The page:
|— State —|
|Nickname(s): Salt of the Nation
Igbo: Mbà ùmẹ́ ànị̀
|Date created||1 October 1996|
| • Governor
|Martin Elechi (PDP)|
|• Total||5,530 km2 (2,140 sq mi)|
|Area rank||33rd of 36|
|• Estimate (2005)||1,739,136|
|• Rank||N/A of 36|
|• Total||$2.73 billion|
|• Per capita||$1,232|
|Time zone||WAT (UTC+01)|
|ISO 3166 code||NG-EB|
Ebonyi State is a mainland south-eastern state of Nigeria, inhabited and populated primarily by Igbo of south eastern Nigeria. Its capital and largest city is Abakaliki. Afikpo is the second largest city. Other major towns are EDDA, Mgbo, Onueke, Ezzamgbo, Nkalagu, Uburu, Onicha, Ishiagu (location of the Federal College of Agriculture), Ukawu, Amasiri and Okposi. It is one of the six new states in Nigeria created in 1996 by the Abacha government,Ebonyi was created from the old Abakaliki division of Enugu State and old Afikpo division of Abia State.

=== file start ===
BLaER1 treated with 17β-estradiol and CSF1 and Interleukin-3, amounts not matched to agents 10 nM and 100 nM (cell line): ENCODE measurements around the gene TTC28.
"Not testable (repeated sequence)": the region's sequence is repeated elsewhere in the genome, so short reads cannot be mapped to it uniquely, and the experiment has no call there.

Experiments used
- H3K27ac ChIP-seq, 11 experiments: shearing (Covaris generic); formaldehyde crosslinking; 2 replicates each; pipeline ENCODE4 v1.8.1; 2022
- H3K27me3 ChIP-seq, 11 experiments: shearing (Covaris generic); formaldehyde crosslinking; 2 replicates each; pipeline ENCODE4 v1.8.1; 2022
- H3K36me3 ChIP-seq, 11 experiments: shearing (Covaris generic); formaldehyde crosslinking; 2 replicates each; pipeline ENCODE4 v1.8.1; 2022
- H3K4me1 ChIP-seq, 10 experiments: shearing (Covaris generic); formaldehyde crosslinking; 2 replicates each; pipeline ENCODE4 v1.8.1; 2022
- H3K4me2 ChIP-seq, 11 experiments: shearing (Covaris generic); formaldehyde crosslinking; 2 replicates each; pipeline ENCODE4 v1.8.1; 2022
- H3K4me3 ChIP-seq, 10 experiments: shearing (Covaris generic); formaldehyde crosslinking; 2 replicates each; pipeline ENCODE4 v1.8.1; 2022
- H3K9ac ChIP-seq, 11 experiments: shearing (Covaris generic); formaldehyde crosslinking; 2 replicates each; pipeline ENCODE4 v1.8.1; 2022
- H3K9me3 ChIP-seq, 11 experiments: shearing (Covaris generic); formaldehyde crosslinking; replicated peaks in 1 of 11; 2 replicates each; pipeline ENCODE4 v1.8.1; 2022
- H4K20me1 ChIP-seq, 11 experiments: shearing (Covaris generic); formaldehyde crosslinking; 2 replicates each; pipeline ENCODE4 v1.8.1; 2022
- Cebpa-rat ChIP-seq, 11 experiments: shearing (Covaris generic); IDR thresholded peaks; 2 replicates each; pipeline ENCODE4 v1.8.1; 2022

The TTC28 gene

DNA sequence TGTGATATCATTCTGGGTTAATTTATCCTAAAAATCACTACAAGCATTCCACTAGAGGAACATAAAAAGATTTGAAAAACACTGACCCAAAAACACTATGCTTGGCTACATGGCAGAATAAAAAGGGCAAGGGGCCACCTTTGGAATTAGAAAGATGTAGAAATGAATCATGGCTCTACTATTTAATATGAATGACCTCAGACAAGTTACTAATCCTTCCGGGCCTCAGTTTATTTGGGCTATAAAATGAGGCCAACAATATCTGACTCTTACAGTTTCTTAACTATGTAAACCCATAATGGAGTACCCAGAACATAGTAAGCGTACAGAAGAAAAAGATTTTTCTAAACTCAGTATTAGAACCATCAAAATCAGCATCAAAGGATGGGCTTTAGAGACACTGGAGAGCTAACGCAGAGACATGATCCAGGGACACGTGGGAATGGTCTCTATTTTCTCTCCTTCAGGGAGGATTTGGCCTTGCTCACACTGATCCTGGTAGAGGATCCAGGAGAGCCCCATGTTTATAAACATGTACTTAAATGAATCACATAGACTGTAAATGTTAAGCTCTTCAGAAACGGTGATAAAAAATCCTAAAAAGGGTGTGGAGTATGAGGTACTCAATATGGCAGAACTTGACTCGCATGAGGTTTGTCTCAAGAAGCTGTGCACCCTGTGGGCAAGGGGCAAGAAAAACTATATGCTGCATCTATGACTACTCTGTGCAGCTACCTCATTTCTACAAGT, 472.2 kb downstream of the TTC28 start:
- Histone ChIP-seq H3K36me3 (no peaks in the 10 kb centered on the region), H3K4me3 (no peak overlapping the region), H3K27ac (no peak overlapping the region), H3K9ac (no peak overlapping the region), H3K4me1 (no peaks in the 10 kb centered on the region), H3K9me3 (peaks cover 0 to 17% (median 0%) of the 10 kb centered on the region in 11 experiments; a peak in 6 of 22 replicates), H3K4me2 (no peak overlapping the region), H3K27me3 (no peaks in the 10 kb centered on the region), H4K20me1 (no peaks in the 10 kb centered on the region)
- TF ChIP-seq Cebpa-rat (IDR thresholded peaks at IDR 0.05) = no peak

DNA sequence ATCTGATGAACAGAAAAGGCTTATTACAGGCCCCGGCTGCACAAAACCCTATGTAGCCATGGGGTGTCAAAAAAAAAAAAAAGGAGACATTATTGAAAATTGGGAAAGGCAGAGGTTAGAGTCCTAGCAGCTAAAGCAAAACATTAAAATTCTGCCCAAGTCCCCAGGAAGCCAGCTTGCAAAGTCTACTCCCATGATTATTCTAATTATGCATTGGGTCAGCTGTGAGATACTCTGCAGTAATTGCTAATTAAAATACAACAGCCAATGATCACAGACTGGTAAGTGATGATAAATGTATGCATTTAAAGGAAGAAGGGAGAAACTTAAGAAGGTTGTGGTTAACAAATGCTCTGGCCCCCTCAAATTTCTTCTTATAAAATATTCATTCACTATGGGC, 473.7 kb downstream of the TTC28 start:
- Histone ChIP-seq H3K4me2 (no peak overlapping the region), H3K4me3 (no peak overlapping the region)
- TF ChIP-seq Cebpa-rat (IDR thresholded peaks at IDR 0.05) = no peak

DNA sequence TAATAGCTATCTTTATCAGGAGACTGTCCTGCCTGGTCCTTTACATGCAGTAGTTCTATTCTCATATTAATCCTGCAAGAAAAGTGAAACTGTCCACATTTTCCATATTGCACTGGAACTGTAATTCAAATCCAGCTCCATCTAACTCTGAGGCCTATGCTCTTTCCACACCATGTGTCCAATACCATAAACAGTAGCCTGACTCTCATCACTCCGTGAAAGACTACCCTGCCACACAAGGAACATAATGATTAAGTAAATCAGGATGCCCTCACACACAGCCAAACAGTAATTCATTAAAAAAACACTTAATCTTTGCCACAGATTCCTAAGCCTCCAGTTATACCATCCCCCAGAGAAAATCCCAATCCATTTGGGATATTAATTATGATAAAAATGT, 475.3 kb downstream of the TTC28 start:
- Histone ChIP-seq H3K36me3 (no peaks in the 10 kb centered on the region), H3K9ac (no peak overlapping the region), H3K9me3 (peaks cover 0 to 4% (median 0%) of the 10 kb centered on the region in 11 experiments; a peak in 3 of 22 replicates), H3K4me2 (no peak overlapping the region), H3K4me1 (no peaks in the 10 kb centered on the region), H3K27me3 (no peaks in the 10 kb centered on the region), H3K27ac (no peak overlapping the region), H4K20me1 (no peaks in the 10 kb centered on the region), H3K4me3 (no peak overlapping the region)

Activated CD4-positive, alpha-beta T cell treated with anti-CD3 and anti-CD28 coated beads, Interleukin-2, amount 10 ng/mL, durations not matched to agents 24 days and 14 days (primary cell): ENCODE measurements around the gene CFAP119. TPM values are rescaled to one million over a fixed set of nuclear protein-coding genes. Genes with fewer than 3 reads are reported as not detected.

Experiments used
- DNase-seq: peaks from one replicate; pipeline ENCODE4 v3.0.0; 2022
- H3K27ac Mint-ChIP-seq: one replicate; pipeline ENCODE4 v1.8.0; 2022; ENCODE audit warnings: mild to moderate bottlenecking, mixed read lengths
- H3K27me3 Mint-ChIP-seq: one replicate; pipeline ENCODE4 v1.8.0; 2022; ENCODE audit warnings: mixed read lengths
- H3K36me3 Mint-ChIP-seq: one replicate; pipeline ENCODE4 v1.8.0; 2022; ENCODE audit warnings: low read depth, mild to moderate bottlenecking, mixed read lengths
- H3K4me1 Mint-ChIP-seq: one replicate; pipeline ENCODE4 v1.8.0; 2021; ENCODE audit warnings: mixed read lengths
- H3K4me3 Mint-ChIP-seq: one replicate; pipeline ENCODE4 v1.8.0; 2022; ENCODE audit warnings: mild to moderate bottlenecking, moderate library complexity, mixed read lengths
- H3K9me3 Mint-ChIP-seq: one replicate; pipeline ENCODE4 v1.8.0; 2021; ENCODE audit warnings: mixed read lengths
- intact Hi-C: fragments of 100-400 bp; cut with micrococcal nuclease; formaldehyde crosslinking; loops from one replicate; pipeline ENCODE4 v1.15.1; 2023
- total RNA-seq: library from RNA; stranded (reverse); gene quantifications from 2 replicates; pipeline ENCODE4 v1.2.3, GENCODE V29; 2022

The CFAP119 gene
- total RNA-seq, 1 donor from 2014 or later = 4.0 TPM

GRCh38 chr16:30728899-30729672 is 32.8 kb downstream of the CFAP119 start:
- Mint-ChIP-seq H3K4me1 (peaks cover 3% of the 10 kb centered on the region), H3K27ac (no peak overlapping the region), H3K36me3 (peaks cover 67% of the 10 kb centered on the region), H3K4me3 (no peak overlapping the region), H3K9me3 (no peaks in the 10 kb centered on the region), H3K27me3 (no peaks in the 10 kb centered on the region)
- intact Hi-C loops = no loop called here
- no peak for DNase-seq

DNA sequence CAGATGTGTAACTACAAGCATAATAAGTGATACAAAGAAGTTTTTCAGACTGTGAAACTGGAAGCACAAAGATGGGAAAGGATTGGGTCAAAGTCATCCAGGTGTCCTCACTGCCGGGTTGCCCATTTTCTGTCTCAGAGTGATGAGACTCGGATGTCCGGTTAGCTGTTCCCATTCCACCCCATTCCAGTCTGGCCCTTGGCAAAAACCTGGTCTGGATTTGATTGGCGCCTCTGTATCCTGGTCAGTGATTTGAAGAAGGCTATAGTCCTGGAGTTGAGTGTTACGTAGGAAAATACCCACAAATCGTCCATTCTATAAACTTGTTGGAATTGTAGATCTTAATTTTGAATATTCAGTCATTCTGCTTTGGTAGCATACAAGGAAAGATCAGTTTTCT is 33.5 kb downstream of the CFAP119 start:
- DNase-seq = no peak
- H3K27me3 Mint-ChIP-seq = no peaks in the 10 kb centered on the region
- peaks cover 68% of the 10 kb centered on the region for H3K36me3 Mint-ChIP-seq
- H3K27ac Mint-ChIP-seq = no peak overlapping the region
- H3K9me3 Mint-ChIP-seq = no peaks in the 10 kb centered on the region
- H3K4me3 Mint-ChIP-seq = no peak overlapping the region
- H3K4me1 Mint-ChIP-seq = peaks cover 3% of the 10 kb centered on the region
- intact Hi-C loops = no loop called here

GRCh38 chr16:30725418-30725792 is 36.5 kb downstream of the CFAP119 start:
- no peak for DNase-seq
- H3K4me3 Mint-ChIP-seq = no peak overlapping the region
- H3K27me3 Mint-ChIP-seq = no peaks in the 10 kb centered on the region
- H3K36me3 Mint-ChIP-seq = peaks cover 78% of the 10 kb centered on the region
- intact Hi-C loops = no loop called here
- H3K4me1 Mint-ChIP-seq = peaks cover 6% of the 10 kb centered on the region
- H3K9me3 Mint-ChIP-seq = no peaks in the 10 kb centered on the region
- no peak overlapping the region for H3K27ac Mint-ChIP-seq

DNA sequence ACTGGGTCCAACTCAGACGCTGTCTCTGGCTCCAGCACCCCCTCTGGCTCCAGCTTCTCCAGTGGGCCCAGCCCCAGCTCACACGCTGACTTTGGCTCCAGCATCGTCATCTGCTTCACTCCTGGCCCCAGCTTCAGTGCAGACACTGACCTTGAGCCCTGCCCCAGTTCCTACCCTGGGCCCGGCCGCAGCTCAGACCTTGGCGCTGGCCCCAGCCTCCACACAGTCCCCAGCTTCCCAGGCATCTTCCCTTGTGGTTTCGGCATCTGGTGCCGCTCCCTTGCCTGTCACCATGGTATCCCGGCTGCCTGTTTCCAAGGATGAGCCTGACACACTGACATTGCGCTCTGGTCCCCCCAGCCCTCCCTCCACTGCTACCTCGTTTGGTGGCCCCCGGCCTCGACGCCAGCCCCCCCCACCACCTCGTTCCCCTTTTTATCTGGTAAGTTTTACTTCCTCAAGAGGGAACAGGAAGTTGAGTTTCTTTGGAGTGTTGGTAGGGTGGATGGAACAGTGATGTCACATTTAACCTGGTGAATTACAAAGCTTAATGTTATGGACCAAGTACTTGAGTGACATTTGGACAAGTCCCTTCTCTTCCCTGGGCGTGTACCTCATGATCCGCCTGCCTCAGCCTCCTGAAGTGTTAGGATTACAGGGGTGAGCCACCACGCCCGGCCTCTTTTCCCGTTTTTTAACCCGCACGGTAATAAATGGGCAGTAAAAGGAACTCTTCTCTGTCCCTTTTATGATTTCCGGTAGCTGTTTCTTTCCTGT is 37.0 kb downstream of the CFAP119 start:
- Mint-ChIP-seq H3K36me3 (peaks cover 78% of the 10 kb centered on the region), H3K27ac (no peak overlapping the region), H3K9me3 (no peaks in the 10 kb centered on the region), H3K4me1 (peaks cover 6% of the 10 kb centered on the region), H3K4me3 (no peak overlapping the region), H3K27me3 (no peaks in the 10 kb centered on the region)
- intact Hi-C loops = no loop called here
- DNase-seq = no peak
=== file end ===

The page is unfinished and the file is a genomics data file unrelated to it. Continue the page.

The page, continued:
The state is governed by Chief Martin Elechi, who was elected State Governor in 2007. The current Deputy Governor is Prof. Chigozie N. Ogbu.Dr.Sam Egwu was the first executive governor. The state also has deposits of crude oil and natural gas untapped.
Ebonyi is primarily an agricultural producing region. It is a leading producer of rice, yams, potatoes, maize, beans, and cassava. Rice and Yams are predominantly cultivated in EDDA. Ebonyi also has several solid mineral resources, but little large-scale commercial mining. The state government has however given several incentives to investors in the agro-allied sector. Ebonyi is called "the salt of the nation" for its huge salt deposit at the Okposi and Uburu Salt Lakes.
There are nine major first languages (Igbo Languages) spoken in Ebonyi State: Afikpo, Mgbo, Izzi, Ezaa, Ikwo, Kukele, Legbo, Mbembe, and Oring. These languages are all subgroups of the Igbo language like Ikwere, Abakaliki, Etche etc.. spoken by all Igbo people of south eastern Nigeria.
Local Government Areas 
Ebonyi is divided into 13 LGAs:
See also 
- "C-GIDD (Canback Global Income Distribution Database)". Canback Dangel. Retrieved 2008-08-20.